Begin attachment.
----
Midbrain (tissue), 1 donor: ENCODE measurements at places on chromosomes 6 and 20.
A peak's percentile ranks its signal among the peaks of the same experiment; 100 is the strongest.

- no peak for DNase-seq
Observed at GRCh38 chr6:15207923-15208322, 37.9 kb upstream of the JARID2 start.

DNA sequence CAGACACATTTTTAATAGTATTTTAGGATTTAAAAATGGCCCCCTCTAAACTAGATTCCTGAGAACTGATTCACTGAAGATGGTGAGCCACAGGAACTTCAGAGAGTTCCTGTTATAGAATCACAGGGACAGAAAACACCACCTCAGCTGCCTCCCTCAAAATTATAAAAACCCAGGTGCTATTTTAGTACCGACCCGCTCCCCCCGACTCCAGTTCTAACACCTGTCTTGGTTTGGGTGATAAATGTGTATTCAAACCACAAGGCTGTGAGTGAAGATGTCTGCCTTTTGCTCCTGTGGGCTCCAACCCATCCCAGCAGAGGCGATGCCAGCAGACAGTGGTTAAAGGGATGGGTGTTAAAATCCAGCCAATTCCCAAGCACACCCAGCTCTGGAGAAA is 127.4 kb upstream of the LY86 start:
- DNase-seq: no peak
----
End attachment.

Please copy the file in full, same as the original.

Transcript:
Midbrain (tissue), 1 donor: ENCODE measurements at places on chromosomes 6 and 20.
A peak's percentile ranks its signal among the peaks of the same experiment; 100 is the strongest.

- no peak for DNase-seq
Observed at GRCh38 chr6:15207923-15208322, 37.9 kb upstream of the JARID2 start.

DNA sequence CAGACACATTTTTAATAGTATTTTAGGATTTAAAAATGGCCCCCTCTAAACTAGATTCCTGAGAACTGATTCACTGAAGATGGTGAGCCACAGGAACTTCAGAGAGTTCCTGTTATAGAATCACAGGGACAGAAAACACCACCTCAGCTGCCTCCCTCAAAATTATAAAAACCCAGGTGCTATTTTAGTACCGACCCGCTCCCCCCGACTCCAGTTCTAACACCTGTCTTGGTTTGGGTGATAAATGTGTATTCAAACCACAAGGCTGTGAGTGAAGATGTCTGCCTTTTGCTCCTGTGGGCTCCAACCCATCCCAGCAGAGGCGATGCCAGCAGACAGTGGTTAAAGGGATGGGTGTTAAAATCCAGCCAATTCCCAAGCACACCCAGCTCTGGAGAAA is 127.4 kb upstream of the LY86 start:
- DNase-seq: no peak